Newsroom
Midwest Region

 

February 26, 2016

Contact:
Joanna Gilkeson, Joanna_Gilkeson@fws.gov, 612-713-5170

Monarch Numbers Increase, But Work To Restore Butterflies Is Not Over

Overwintering monarch colony in Mexico. Photo courtesy of Pablo Leautaud/Creative Commons.
Overwintering monarch colony in Mexico. Photo courtesy of Pablo Leautaud/Creative Commons.

The 2015-16 monarch butterfly population estimates were released today by our partners in Mexico. Numbers reflect a 255% increase in the area occupied by monarchs in the overwintering habitat since last year. Overwintering monarch butterflies occupied approximately 10 acres of habitat in Mexico this year compared to last year’s estimate of 2.8 acres. This is great news but more work is needed to restore the eastern population of monarchs.

After a phenomenal two month long migration from the United States and southern Canada, the North American monarch butterfly reaches Mexico, where it spends the winter months. There, monarchs cluster together in small areas of habitat, and each winter the population is estimated by the total area they occupy in the overwintering grounds.

Long story short, monarchs are still struggling but as we work with Mexico and Canada, we are making a difference to restore their habitat. In recent years, monarchs have decreased by 90% since peak populations in the mid-90s. Loss of milkweed and prairie habitat in the United States, along with loss of habitat in the overwintering grounds have contributed to the decline of this incredible insect.

Mexico established the Monarch Butterfly Biosphere Reserve in 1980 to protect the monarch’s mountainous home. Just over 60 miles from Mexico City, the 138,000 acre reserve is sectioned off into several sanctuaries that provide winter refuge to the millions of monarchs who migrate to Mexico each fall. From roughly late October through February, monarchs live in the forested mountains of Mexico, where temperatures are mild enough for survival. This habitat is only found on 12 mountaintops on the planet, and is essential to the persistence of the monarch and its migration.

The monarchs cluster in Mexico’s rare oyamel fir forests, occasionally taking shelter in pines and other trees. The oyamel trees provide much needed refuge and protect the butterflies from extreme temperatures, rain, snow and predators.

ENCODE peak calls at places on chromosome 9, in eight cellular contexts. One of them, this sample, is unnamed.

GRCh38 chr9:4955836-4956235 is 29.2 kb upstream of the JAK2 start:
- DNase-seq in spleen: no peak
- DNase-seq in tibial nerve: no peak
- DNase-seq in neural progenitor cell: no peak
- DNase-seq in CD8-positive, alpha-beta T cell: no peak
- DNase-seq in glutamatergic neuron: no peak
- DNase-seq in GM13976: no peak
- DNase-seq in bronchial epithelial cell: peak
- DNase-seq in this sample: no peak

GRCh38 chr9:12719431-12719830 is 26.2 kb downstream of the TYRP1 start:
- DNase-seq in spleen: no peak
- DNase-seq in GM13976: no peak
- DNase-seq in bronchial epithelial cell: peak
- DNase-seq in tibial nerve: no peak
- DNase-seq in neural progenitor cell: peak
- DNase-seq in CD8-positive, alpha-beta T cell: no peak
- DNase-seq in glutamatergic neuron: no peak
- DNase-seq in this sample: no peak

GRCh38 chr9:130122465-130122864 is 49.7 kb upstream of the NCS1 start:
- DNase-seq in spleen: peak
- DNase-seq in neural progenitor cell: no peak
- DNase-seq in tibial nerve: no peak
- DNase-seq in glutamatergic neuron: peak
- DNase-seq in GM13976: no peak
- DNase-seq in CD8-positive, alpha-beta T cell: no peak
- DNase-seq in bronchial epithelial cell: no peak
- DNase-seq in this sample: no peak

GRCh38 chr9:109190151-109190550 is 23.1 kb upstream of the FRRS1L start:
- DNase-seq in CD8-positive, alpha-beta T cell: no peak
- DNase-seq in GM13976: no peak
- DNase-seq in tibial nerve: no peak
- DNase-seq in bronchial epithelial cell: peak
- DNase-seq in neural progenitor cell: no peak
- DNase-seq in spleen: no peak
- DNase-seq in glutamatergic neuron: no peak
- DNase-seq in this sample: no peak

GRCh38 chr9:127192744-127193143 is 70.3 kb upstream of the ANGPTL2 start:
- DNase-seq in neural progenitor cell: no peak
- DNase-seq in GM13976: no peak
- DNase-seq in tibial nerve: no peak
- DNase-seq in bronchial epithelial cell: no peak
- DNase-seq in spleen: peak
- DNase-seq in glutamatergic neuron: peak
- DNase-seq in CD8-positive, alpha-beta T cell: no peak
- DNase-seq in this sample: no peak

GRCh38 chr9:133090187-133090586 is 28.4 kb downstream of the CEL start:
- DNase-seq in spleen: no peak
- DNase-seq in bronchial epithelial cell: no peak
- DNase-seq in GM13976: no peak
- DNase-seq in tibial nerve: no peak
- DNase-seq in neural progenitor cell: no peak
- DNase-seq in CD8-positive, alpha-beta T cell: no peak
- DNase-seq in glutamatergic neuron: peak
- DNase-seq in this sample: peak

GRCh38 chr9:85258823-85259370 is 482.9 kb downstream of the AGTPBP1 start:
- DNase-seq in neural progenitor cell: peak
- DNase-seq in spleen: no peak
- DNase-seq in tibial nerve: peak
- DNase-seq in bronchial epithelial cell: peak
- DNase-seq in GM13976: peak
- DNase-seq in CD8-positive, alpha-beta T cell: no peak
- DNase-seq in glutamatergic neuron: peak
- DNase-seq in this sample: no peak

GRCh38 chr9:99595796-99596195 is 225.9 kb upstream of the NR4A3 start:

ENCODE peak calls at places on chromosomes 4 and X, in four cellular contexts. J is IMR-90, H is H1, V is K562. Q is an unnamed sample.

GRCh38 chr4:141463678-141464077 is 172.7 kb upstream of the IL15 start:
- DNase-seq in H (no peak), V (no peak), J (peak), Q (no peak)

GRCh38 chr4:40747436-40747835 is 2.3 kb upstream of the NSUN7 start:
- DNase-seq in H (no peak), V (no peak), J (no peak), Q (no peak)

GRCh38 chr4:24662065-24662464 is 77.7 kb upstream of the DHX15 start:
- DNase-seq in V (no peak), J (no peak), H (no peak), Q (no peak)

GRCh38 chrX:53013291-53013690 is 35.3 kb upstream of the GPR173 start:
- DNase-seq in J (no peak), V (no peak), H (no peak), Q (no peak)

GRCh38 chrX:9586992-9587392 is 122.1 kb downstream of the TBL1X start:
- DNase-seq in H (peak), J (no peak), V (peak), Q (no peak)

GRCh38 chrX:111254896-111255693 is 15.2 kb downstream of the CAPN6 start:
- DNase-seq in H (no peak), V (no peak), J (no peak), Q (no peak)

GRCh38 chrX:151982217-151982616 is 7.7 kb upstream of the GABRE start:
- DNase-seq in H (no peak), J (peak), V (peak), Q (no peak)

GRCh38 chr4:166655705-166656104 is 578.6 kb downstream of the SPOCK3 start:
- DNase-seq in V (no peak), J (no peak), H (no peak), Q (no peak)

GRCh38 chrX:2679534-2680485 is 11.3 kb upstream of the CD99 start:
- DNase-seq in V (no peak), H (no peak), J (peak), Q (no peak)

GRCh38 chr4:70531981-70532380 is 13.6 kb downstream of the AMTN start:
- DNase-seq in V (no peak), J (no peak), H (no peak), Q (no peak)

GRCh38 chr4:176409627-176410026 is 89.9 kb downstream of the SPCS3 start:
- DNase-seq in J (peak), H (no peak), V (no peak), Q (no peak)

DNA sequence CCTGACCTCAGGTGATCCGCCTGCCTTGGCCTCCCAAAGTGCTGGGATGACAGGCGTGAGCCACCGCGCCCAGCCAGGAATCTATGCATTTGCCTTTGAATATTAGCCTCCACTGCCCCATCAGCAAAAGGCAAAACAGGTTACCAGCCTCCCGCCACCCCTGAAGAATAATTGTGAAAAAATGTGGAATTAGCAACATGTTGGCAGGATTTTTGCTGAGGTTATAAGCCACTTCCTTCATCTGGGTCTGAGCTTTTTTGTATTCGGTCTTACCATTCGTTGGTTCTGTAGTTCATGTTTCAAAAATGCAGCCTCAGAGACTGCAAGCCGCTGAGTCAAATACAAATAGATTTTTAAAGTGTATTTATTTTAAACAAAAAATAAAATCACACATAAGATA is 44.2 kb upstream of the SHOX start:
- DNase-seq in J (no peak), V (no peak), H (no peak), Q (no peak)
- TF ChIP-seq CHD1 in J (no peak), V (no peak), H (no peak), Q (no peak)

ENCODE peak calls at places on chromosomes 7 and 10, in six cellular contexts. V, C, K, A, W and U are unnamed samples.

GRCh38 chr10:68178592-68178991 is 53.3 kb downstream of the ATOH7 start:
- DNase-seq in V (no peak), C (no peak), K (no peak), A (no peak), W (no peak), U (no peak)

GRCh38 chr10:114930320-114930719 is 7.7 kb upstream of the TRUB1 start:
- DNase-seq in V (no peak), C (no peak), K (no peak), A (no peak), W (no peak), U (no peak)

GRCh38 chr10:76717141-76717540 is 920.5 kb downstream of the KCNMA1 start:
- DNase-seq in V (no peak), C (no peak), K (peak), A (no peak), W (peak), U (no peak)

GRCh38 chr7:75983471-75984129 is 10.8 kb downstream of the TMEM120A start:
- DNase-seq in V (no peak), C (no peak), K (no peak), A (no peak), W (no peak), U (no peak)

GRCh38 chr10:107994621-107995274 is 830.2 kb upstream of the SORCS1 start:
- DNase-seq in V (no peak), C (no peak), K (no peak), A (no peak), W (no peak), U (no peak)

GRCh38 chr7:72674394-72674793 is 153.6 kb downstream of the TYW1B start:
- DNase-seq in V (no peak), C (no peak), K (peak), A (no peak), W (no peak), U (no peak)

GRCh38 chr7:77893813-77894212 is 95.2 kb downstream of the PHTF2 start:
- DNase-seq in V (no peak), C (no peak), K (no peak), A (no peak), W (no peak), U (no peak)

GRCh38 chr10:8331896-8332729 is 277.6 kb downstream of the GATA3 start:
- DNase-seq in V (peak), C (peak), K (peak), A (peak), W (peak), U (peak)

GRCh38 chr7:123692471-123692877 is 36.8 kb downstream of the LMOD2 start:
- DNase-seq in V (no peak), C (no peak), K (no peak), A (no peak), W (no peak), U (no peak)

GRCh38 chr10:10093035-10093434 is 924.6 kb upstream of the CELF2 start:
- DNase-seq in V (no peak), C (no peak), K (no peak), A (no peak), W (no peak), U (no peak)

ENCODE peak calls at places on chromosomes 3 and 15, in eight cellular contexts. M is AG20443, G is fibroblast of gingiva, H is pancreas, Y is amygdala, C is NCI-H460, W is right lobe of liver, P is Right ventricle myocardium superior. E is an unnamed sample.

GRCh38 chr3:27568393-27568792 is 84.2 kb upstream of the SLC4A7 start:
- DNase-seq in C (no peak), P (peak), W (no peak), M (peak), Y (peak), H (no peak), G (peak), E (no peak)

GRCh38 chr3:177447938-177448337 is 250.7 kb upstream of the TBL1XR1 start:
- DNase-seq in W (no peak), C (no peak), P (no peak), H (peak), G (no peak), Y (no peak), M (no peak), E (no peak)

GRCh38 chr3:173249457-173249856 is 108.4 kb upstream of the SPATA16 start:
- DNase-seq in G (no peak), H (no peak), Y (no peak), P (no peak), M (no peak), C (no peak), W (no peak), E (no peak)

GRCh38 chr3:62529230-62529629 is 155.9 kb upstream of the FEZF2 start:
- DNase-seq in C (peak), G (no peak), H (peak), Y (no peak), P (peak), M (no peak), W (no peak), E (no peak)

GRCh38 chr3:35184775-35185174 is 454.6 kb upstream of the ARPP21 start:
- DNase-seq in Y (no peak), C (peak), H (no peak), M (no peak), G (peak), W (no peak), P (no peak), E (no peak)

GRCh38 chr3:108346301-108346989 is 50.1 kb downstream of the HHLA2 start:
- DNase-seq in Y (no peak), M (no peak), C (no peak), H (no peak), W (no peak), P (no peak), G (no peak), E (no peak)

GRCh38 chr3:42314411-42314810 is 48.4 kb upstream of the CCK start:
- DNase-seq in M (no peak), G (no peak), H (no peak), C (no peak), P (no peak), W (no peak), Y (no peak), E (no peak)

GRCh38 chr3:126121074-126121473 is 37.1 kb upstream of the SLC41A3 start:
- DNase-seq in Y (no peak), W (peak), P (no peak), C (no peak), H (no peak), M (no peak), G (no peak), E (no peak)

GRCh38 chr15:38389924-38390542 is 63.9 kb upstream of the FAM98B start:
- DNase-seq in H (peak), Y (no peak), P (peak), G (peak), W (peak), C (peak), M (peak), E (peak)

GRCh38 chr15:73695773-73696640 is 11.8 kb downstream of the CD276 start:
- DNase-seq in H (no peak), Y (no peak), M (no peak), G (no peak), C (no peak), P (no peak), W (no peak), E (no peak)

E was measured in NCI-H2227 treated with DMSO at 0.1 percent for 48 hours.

While in Mexico, monarchs go through four stages: arrival, the establishment of overwintering colonies, colony movement and finally, spring dispersal. After arrival, monarchs will fly around during the day and seek out the best location for colony establishment. As temperatures drop, monarch movement decreases, and the butterflies form large, dense clusters on oyamel branches, coloring the forest orange.

By mid-December, monarchs have settled into their overwintering homes. The butterflies roost on tree trunks and tree branches. In fact, monarchs cluster in such great numbers that the oyamel fir branches give way to the weight and begin to bend. Overwintering population counts are completed at this time, as it’s the coldest time of the year, and the monarchs are gathered together, in several predictable areas, with little movement.

Since the winter of 2004-05, the World Wildlife Fund and the Mexican National Commission of Protected Natural Areas have measured the number of monarch butterflies at the overwintering grounds. To provide some context, in the winter of 2013-14, experts reported the lowest monarch population on record with an occupied 1.66 acres of overwintering habitat. In 1996-97, monarch populations peaked with estimates reporting more than one billion monarchs occupying 44.5 acres of habitat.

The final stage usually begins in mid-February as temperatures rise. Monarchs will disperse from their overwintering habitat, and descend down the mountains in search of water and warmer temperatures before they begin their spring migration in March.

How can you help monarchs as they prepare to migrate North this spring? Plant native milkweed and native wildflowers, avoid tropical milkweed and delay mowing during times of peak monarch activity in your area. Everyone and every little bit of habitat can help. The more monarchs we have, the better they can withstand extreme weather and climate events.

Learn more about the population increase and trilateral efforts by Mexico, Canada and the United States: http://entorno.conanp.gob.mx/comunicados/Monarch-butterfly-press-release.pdf

Learn more about monarch conservation: http://www.fws.gov/midwest/monarch/

Learn more about how monarch populations are estimated: http://www.learner.org/jnorth/monarch/spring2016/05/monarch-butterfly-population-size.html#slideshow


Monarch on oyamel fir. Photo courtesy of Pablo Leautaud/Creative Commons.

Each year, monarch numbers are estimated by the total overwintering area they occupy in Mexico. Photo courtesy of Pablo Leautaud/Creative Commons.
Each year, monarch numbers are estimated by the total overwintering area they occupy in Mexico. Photo courtesy of Pablo Leautaud/Creative Commons.

Southwest Regional Director Benjamin Tuggle, Midwest Regional Director Tom Melius and Director Dan Ashe, of the U.S. Fish and Wildlife Service, visiting the Piedra Herrada Sanctuary for monarch butterflies in Mexico. Photo by USFWS.
Southwest Regional Director Benjamin Tuggle, Midwest Regional Director Tom Melius and Director Dan Ashe, of the U.S. Fish and Wildlife Service, visiting the Piedra Herrada Sanctuary for monarch butterflies in Mexico. Photo by USFWS.

 

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Last updated: June 15, 2016